Key White House Aide Pushes Government Toward Shutdown, Barring Approval of Anti-Immigrant Policy

A key White House aide and former lawmaker that spearheaded fiscal gridlock under President Obama is reportedly at it again.

Mick Mulvaney is asking GOP legislators to support a controversial immigration provision on a bill required to keep the government funded by the end of the month, according to Politico.

The Office of Management and Budget Director is seeking legislative “language to restrict federal funding grants” for localities that refuse to assist immigration officials, the publication reported.

Supporters of so-called “sanctuary cities” say the practice engenders trust between local police and their communities by taking the burden of federal immigration enforcement off of municipal governments.

Democrats have repeatedly stated that they will not consider any so-called “policy riders” on government funding authorization bills. Last week, they reiterated their support for “clean” financing measures.

Liberal lawmakers have accused Republicans of using the government funding debate to seek money for another nativist initiative — Trump’s US-Mexico border wall.

Republicans are keen themselves on avoiding a shutdown so soon into the Trump administration. But White House encouragement of sanctuary cities provisions would only push both parties toward a fiscal impasse.

“It would blow up any chance of a bipartisan deal. Getting wall money is hard enough, and you get a guy pushing new riders out of nowhere,” a Republican legislative staffer told Politico. “I don’t see how catering to the Freedom Caucus votes help on [the] spending bill,” he said.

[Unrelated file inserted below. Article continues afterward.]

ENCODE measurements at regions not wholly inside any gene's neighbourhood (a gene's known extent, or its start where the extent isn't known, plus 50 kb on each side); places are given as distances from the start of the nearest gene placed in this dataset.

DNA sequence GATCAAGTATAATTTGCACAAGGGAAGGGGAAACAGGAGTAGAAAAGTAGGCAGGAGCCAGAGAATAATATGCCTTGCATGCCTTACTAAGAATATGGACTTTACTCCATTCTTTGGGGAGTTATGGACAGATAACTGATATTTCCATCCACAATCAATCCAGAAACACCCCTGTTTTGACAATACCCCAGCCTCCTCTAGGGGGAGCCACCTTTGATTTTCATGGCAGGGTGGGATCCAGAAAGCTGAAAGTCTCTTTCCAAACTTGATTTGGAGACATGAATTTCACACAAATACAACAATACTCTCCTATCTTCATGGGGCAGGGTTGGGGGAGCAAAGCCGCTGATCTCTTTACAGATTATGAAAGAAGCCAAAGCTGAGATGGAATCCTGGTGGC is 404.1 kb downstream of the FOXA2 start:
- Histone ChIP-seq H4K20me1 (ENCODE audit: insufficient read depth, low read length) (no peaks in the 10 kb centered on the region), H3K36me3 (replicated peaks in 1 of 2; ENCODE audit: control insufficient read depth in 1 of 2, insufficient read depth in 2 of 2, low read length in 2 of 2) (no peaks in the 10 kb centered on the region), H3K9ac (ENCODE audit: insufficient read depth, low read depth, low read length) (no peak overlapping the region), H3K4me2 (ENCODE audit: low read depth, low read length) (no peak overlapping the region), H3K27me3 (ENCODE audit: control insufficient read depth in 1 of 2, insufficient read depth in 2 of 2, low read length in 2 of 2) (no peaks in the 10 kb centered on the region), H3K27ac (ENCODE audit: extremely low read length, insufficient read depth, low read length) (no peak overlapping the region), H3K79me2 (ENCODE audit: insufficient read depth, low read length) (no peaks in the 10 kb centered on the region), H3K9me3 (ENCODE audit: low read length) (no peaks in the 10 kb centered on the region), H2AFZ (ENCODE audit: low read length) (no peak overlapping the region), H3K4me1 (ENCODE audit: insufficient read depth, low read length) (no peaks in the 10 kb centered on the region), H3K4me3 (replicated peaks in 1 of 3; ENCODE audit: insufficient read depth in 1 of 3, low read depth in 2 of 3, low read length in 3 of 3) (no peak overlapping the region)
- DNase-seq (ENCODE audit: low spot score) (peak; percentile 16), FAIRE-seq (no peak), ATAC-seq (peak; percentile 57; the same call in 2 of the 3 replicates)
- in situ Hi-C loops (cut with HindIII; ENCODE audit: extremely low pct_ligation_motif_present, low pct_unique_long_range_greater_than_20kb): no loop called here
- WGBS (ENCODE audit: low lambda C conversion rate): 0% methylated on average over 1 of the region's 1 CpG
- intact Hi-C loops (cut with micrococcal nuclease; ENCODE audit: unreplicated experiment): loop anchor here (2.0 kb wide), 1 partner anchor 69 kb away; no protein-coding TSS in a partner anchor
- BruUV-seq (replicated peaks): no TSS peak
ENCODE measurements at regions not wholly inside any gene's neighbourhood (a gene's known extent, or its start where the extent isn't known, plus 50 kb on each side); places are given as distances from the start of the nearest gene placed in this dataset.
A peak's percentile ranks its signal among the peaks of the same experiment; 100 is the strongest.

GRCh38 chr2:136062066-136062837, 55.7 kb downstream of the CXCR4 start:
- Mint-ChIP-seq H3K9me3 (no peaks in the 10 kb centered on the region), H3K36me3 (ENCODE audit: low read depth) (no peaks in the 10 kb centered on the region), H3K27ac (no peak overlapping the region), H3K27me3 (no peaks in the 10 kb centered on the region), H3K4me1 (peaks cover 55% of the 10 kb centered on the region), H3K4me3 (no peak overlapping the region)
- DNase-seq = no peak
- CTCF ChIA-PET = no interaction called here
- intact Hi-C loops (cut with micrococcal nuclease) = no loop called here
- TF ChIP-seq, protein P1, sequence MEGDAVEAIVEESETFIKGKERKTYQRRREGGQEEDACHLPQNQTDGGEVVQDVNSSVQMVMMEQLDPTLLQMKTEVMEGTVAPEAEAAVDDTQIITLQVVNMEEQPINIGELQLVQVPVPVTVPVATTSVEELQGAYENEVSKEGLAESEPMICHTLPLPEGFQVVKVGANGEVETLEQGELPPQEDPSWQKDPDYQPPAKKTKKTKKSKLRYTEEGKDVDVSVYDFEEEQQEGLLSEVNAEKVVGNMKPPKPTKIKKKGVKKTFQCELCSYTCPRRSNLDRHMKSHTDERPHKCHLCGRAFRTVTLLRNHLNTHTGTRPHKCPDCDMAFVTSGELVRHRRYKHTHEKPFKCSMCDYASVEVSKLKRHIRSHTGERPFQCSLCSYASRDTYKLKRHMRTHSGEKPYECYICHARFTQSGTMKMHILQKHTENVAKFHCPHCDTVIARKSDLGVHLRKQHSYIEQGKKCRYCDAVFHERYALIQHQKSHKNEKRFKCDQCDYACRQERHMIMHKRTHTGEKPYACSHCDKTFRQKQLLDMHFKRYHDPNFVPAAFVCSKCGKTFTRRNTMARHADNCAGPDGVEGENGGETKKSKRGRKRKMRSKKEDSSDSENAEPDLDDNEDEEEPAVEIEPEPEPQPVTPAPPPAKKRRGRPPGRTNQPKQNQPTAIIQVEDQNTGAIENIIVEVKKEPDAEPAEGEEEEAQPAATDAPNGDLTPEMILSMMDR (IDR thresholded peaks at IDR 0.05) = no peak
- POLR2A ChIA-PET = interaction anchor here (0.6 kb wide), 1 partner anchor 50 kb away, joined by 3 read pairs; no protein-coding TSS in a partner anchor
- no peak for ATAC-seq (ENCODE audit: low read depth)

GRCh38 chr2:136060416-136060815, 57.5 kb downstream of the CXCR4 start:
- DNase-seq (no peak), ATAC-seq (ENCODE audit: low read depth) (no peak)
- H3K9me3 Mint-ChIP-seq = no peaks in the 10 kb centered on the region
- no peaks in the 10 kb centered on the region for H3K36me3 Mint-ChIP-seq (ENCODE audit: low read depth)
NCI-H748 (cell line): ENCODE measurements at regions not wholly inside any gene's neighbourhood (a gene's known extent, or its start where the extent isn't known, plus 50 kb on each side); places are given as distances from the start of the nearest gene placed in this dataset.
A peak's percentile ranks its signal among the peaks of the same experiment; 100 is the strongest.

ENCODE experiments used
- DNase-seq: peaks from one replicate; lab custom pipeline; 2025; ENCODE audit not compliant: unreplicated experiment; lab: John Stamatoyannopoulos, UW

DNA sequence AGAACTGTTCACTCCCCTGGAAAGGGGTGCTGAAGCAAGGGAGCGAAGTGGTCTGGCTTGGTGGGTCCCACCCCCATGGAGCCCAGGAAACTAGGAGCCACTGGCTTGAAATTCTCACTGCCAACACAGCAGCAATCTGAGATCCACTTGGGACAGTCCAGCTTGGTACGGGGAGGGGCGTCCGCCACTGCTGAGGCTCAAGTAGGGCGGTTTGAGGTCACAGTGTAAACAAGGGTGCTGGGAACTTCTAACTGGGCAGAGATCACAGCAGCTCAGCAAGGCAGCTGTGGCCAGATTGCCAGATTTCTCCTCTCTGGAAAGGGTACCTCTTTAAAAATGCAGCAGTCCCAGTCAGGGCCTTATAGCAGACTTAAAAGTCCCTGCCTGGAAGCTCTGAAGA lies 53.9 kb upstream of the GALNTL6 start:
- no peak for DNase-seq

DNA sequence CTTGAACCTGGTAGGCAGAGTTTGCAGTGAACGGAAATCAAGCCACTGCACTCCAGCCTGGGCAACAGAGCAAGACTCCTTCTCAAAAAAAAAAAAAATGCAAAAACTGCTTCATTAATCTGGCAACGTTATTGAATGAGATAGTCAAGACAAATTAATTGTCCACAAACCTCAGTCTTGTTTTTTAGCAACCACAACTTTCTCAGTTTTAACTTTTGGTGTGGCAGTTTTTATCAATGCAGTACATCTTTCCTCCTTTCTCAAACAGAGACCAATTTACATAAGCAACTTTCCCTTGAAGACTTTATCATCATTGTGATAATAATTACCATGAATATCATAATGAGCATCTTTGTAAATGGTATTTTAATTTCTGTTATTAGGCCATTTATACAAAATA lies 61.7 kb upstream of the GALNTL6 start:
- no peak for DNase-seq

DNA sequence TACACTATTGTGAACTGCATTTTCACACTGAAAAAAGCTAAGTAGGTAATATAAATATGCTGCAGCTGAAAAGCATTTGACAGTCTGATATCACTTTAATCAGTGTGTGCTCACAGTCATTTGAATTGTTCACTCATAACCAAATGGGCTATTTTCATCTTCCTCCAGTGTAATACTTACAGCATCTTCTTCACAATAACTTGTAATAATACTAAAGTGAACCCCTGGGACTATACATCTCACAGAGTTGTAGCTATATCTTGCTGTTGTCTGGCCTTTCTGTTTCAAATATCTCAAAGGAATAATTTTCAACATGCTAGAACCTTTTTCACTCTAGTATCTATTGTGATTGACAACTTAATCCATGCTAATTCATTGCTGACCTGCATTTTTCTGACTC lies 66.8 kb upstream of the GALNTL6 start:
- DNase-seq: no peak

The Freedom Caucus is a far-right faction of GOP lawmakers in the House. Mulvaney was a founding member.

Senate Majority Leader Mitch McConnell (R-Ky.) also told Politico that he will likely need Democrats’ votes in order to surpass the filibuster threshold. Senate supermajority requirements can still be invoked for legislation, despite them having been fully “nuked” for judicial nominations.

“Most things in the Senate do require 60 votes. Democrats are not irrelevant,” McConnell said. “The first big test of that will be the funding bill when we get back.”

After Mulvaney was elected to the House in 2010, he joined the Tea Party Caucus, pushing fellow lawmakers toward withholding support for previously-routine government funding bills. The faction claimed their efforts were designed to rein in the national debt.

In 2013, Mulvaney tried to put a positive spin on his legislative efforts by describing a government shutdown as a “government slowdown.”

“[Y]ou should know that our troops are still being paid and social security checks are going out,” then-Rep. Mulvaney (R-S.C.) said. “In fact, about 75 percent of the government is open for business.”

Mulvaney also pushed hard against raising the debt ceiling, despite once claiming, in 2011, that he didn’t know what would happen if the US government breached the limit. Analysts have said that a sovereign default would be triggered.

In August 2011, uncertainty over the Tea Party Congress’ ability to raise the debt ceiling caused S&P to downgrade US government credit for the first time in history.

“The political brinksmanship of recent months highlights what we see as America’s governance and policymaking becoming less stable, less effective, and less predictable,” the ratings agency stated.

Despite this, Mulvaney spun the downgrade as vindication for his camp.

“A downgrade is exactly what we should expect when we have so much debt and have shown so little interest in actually spending less,” he claimed, in response.